Microsoft loses three more cloud-savvy heavy hitters

Brain drain in Redmond turns into outright hemorrhage, as three more key players depart -- including the head of Office 365

Keeping track of the revolving doors to Redmond's executive washrooms is turning into a full-time pursuit.

Cloud visionary Ray Ozzie announced his departure in October (see "Ray Ozzie's leaving Microsoft: What took him so long?"). Cloud-savvy Bob Muglia announced his retirement as president of the Server and Tools Division -- including the Azure effort -- a couple of weeks ago (see "With Muglia gone, who will succeed Ballmer?"). Last May, Robbie Bach left as president of the Entertainment Division. Xbox and Zune tech luminary J Allard left at the same time. Last September, Stephen Elop left as president of the Business Division, including Office. Brad Brooks, the head of Windows marketing to consumers, left last week.

Now in the past 24 hours we've seen details about the defections of three more heavy hitters.

First came news that Microsoft filed a lawsuit, then sought and received a restraining order, against Matt Miszewski. He's the former general manager of worldwide government in the Microsoft Dynamics group, where he guided "the business, technical, and architectural structure of Microsoft's offerings in the government industry." He left Microsoft at the end of December.

Last week, Salesforce.com announced that Miszewski was their new senior VP of global public sector, where he "will lead Salesforce.com's global public sector initiatives to help governments make their citizens more successful through the power of cloud computing." Microsoft claims that Miszewski violated his noncompete and confidentiality agreements by taking this new job, bringing with him detailed knowledge about Microsoft's Dynamics CRM products, and the future direction of Azure.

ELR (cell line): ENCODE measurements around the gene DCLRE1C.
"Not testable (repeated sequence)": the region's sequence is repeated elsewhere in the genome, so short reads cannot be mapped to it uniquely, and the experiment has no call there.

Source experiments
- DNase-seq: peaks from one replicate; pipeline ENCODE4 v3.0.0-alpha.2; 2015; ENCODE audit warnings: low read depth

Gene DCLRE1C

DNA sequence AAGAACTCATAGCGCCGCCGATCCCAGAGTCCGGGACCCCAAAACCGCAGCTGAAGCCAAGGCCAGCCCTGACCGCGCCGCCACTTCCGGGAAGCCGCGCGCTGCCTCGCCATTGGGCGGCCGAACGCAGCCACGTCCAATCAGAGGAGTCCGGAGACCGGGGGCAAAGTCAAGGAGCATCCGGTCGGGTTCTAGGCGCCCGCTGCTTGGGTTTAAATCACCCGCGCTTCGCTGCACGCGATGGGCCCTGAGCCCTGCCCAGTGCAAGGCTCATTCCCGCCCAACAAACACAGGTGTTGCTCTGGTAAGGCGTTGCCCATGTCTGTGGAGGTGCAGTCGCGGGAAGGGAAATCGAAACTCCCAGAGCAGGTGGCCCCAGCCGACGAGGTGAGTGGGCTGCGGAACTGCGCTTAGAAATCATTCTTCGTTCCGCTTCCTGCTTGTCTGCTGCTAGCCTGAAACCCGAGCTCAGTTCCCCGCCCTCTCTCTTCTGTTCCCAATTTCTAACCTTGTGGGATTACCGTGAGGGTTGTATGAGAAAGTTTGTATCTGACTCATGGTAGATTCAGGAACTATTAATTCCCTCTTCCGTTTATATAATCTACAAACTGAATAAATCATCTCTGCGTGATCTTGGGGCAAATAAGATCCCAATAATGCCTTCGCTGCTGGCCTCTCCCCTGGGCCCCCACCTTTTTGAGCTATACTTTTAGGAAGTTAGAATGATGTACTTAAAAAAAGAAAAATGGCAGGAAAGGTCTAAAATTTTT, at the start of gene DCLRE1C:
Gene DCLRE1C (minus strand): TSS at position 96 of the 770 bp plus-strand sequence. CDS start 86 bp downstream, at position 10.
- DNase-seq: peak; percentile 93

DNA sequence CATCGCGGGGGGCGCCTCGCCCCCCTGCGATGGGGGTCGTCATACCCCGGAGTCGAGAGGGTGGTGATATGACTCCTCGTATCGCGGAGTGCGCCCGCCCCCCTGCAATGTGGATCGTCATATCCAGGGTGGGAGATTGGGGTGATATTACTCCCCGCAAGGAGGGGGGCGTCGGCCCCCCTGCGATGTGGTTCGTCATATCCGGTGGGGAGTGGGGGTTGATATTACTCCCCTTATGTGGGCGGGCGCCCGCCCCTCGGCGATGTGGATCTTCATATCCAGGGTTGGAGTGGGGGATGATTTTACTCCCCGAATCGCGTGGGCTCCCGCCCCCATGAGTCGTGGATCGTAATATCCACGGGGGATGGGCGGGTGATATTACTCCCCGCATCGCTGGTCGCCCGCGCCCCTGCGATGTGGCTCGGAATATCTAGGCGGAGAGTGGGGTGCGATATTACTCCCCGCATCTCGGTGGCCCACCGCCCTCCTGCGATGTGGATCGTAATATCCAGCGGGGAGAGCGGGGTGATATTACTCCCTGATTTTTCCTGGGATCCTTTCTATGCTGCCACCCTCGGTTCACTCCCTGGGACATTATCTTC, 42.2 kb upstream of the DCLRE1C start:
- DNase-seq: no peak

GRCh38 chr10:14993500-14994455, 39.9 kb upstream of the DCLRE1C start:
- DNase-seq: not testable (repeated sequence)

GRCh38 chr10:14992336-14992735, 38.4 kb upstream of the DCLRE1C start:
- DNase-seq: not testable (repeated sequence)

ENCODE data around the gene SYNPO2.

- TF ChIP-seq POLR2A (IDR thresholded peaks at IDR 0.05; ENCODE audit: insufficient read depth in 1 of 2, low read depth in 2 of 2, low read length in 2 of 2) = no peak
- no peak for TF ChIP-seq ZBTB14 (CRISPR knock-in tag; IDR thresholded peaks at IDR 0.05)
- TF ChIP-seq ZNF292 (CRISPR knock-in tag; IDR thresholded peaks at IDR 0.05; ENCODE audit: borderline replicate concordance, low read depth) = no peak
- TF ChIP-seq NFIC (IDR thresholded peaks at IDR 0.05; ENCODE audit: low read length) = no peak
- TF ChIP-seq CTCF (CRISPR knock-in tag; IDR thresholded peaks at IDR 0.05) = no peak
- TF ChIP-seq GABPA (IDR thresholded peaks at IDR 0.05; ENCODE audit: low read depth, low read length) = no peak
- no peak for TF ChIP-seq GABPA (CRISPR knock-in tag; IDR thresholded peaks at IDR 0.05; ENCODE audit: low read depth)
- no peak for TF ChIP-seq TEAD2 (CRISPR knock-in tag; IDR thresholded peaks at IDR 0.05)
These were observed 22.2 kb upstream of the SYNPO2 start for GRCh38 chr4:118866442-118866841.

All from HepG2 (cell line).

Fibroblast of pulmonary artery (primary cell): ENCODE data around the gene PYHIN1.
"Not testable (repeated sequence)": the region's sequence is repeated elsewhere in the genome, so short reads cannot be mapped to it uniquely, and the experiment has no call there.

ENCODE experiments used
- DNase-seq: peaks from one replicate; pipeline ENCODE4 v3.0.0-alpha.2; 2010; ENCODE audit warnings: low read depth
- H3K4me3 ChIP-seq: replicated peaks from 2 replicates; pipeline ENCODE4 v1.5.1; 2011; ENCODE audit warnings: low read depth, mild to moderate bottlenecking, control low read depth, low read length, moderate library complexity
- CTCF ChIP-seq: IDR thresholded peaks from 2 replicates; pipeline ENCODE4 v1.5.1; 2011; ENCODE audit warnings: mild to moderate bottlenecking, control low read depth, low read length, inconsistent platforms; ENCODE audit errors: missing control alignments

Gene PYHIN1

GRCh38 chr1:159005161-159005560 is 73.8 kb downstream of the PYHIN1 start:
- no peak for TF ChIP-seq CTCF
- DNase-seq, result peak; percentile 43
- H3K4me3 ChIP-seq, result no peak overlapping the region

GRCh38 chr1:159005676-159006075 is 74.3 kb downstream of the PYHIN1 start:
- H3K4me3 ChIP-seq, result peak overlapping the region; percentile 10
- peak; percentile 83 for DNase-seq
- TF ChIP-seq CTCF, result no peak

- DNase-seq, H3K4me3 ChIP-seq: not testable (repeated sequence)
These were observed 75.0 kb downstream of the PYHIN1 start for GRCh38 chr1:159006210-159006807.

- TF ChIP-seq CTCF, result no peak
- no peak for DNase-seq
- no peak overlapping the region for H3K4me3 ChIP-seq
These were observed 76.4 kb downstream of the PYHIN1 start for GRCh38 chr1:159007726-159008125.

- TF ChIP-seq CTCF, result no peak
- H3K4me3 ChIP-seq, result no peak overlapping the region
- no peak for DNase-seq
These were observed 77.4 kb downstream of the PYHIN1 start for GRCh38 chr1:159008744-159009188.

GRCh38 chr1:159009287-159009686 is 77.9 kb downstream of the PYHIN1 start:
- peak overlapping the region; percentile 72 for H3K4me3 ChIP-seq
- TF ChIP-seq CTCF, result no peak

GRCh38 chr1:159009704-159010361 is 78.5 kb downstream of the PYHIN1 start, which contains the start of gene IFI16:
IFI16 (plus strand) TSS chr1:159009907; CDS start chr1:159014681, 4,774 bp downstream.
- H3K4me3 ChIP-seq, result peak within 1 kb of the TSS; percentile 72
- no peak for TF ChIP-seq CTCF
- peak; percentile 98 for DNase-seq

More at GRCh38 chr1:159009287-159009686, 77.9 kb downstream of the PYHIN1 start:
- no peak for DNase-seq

Then we heard that Dave Thompson, corporate VP of online services, the guy who's in charge of Office 365 and Microsoft's business foray into the cloud, will be leaving after Office 365 launches. Thompson's been with Microsoft for 21 years. He started with NT networking, moved over to Server, then Exchange, and finally led the effort to create BPOS, Microsoft's Business Productivity Online Suite -- a for-hire amalgam of Exchange, SharePoint, Live Meeting, and Lync (formerly Office Communications) that will grow up to be Office 365. The move's been in the works for a couple of months, according to Microsoft.

Rounding out the dearly or nearly departed, the ReadWriteWeb site announced that it had discovered a picture of Alek Kolcz on the Twitter employee page (hint: he's at row 26, column 11). That doesn't quite rate as a press release, much less a restraining order, but it seems entirely plausible that Alek has quietly left Redmond for the Bay Area. Alek's a computer science type, with a long list of scholarly publications. As the sole Principal Scientist at Bing, he's considered to be one of the key tech guys.

With 90,000 employees or so, Microsoft's loss of a handful of executives and techies isn't statistically significant. But the turnover among cloud-savvy senior executives -- Ozzie, Muglia, arguably Brooks, notably Thompson -- has to hurt.

This article, "Microsoft loses three more cloud-savvy heavy hitters," was originally published at InfoWorld.com. Get the first word on what the important tech news really means with the InfoWorld Tech Watch blog. For the latest business technology news, follow InfoWorld.com on Twitter.

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